How to Talk to your Teen About Drugs

Many parents avoid talking to their teens about drugs because they simply aren’t sure how to start the conversation, but it is essential to maintain open lines of communication so you aren’t blindsided by your teen’s drug use. I worked as a teacher in a residential treatment center for teens and what I saw over and over again were parents who said they didn’t talk to their teens about drug use or look for signs of drug use for one simple reason – their child would never do that. By the time those parents discovered how deeply in trouble their child was, it was too late for preventative measures.

Open the Lines of Communication Early

Teens are notoriously bad communicators. Despite the fact that they are often feeling a swirl of emotion, parents are often lucky to get more than a one or two word response if they try and discus drug use with their child. Open the lines of communication early by developing an open relationship with your child while he is young.  Don’t be afraid to bring up sensitive subjects before the teen years. Kids are exposed to drug use earlier all the time so it is never to early to educate them. After working with 12 year old kids who had serious addiction issues, I have regular, developmentally appropriate conversations with my 6 year old in an effort to provide him with information before he is faced with needing to make a choice.

Not confronting your teenager about his or her teenage alcohol abuse could only make things worse for the both of you.

Do your Research First

There’s few things worse than having an awkward conversation without knowing what you are going to say first. Do some basic research before talking with your teen so that you can be prepared to answer any questions that may come up and have some factual information to add to the conversation. Try talking with other parents of teens for advice on what has worked for them and what mistakes to avoid.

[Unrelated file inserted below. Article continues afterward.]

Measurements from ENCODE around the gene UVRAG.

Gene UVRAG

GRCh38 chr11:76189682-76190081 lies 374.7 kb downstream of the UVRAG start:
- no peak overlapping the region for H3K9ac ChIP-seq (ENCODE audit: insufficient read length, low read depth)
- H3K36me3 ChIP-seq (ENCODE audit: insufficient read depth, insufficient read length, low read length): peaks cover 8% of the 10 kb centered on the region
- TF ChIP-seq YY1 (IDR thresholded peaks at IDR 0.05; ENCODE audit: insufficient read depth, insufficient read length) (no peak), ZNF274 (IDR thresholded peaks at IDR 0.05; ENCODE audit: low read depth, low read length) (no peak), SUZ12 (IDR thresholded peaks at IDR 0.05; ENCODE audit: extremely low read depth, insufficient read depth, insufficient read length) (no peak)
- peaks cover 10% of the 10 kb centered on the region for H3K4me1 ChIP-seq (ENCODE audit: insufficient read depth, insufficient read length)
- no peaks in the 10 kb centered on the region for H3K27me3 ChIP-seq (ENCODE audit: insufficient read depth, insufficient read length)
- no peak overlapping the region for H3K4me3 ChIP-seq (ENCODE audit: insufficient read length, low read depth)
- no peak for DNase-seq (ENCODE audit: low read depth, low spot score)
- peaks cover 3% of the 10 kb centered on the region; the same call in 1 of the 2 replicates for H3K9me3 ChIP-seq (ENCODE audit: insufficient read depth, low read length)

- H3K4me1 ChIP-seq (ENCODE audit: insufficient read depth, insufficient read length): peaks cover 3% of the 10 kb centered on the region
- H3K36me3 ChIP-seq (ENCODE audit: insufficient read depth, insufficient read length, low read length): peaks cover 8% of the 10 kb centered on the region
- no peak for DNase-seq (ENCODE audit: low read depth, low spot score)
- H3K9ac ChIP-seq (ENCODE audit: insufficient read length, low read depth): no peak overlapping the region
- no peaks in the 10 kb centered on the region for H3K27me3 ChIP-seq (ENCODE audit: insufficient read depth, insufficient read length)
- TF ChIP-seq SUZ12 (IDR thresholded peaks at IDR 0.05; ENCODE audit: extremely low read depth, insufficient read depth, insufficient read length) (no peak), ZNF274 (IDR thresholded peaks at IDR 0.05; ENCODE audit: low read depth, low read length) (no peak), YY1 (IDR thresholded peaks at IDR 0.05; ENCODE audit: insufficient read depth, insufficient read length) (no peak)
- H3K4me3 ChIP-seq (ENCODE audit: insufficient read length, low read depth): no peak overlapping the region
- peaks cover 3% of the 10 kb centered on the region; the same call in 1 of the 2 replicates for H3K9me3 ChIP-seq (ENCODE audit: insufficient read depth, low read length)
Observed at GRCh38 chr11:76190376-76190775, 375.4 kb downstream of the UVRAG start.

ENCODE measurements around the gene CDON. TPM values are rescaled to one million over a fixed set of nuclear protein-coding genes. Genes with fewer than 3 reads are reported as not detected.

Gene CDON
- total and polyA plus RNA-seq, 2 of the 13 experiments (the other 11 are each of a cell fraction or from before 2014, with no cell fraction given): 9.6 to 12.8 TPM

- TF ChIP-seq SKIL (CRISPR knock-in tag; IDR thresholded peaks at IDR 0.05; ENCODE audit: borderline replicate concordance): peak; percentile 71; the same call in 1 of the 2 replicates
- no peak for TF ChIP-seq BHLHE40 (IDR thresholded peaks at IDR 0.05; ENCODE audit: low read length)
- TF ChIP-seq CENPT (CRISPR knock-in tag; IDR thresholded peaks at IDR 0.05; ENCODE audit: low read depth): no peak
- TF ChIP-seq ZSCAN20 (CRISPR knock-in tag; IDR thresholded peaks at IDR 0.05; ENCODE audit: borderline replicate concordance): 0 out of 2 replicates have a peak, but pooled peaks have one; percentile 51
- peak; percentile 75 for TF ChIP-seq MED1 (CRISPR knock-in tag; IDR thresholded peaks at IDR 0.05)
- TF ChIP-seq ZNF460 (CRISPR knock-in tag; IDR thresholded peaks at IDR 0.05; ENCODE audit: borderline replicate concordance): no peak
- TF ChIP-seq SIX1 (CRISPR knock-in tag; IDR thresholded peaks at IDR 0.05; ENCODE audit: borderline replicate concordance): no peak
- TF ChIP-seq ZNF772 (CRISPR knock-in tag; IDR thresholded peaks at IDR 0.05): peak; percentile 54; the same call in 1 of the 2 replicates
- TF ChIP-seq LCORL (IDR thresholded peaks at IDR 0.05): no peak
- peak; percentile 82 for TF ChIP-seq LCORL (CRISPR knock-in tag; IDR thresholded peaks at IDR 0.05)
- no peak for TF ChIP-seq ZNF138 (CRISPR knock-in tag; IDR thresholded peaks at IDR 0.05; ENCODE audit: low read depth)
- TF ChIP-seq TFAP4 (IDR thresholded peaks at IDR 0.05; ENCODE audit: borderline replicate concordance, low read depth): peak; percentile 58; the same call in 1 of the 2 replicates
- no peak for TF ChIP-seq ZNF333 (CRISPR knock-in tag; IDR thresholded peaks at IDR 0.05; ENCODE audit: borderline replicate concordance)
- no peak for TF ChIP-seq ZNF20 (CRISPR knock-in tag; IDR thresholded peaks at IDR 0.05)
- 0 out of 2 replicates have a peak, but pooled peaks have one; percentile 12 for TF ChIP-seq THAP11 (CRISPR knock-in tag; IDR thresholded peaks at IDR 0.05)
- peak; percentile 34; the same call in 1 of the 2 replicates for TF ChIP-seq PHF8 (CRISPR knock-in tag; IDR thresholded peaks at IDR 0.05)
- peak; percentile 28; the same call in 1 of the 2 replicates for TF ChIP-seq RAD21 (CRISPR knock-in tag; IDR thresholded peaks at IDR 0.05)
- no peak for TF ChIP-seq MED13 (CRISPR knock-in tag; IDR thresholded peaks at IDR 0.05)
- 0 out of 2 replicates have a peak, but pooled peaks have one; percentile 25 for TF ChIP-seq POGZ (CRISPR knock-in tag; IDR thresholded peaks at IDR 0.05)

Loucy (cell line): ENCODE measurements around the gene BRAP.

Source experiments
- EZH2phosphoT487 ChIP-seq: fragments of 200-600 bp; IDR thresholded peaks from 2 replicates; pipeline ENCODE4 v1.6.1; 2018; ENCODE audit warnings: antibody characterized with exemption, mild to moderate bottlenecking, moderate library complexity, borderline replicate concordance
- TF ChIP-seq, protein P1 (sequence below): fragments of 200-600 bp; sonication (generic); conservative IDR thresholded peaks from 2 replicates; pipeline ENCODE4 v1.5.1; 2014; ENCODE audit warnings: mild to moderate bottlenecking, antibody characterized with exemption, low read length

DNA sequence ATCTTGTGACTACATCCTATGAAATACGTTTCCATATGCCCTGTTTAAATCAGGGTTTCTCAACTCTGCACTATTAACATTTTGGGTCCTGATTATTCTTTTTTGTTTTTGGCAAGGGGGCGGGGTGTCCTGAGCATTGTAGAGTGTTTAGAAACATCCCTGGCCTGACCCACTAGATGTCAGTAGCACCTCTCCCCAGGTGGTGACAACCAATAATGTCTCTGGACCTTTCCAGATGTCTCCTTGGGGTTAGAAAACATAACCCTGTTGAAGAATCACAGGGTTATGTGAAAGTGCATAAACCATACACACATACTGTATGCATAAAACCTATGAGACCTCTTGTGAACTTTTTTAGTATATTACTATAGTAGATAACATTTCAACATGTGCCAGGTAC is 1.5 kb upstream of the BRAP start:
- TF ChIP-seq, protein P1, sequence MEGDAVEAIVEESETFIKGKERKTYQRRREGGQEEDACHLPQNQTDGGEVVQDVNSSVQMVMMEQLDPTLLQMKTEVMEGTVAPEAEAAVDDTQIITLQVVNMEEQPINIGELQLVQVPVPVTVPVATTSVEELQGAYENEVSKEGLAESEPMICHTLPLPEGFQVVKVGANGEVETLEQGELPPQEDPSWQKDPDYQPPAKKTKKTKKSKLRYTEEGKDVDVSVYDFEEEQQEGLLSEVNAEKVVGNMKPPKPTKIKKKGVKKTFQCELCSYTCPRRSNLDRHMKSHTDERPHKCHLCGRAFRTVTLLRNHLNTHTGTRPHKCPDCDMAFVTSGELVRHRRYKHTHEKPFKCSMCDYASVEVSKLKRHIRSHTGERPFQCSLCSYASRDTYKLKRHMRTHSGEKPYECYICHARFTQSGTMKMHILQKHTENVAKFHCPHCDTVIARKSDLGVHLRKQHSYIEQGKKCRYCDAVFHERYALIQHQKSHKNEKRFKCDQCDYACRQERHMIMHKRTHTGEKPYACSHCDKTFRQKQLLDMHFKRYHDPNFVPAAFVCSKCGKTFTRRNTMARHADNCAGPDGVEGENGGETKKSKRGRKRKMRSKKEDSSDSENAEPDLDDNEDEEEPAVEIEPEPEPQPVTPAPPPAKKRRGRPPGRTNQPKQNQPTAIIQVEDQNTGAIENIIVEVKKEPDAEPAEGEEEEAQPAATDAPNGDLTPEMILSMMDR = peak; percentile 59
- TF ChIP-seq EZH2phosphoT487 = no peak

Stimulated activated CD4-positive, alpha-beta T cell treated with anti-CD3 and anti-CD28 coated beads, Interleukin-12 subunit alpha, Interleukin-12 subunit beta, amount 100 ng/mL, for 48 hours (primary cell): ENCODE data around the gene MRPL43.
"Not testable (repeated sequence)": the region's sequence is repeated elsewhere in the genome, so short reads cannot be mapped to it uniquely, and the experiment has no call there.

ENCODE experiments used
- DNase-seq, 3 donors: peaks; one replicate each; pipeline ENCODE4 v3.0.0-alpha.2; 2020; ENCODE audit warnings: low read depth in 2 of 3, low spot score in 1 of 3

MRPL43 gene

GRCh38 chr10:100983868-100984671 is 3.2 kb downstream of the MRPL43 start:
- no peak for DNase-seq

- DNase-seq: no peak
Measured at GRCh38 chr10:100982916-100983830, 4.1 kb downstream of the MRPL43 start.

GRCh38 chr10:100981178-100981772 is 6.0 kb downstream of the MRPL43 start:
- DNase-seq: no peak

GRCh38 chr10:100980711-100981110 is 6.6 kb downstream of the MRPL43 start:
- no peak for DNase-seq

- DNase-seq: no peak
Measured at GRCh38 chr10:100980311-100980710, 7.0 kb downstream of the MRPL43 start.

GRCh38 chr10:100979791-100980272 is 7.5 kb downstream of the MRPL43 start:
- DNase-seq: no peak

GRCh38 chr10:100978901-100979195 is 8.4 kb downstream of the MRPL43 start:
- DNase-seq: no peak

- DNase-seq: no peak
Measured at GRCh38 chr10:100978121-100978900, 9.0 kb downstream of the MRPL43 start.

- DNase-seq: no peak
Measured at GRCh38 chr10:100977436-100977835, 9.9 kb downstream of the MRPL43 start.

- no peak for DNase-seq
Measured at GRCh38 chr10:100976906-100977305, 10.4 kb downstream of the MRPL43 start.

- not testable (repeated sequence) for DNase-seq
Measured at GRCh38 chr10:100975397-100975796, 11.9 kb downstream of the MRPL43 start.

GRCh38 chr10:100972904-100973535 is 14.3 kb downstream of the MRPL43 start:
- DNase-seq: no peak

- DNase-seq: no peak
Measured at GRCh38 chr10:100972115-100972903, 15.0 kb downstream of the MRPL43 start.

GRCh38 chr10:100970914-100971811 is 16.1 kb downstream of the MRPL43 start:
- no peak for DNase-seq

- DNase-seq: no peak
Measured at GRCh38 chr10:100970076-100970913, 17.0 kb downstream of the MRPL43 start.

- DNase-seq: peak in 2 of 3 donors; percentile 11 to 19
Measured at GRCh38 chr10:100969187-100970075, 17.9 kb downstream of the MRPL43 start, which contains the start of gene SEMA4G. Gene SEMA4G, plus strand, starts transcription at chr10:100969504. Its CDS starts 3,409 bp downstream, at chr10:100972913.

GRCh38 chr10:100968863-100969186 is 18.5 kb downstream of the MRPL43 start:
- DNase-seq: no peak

Don’t Hide the Truth

Chances are, you’ve had a friend or family member who has abused drugs or alcohol. Rather than hiding the truth from your teen, be upfront about it and talk about the way those choices have affected that person’s life. Seeing the true consequences of drug and alcohol abuse will be far more effective than any statistics you can find to discourage drug use.

Treat Your Child with Respect

Respect is not something you earn the right to with age. Respect is something everyone deserves as human beings. Treat your child with respect and acknowledge that, ultimately, he is responsible for the choices he makes in life. Practice being aware of how your words are coming across to your teen, by considering your tone, body language, and choice of words. Trying to control your child will always backfire. Make it clear early on that you are there to help guide, not to control.

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  1. 4


    When I was growing up, my mother would provide me with wine coolers/cigarettes/etc to seem “cool”. Talk about leading me into addiction!

    I’ve been open and honest with my oldest son, which is painful for me to do! However he knows that there is no such thing as “experimentation”. You either are drinking/doing drugs or you’re not.
    .-= Sarah @ OneStarryNight´s last blog ..Bloggers Fear Themselves =-.

    • 5


      That’s got to be hard but that’s great that you are brave enough to be honest with your son and let him learn from your mistakes to hopefully avoid making some of his own.

  2. 6


    I really want to just say thank-you for this post. Every parent needs to know that you have to start early and often with these talks and it doesn’t have to be difficult. My ex-husband was a drug addict and abusive, he eventually died because of it and was never present in my children’s lives. Although I never bad mouthed their dad, drugs and their ultimate consequences are something we have discussed for years and my oldest is only ten. I live in terror that they will fall prey to peer pressure in school as they grow older.
    .-= Kathleen B.´s last blog ..Wordless Wednesday – Crazy Face =-.

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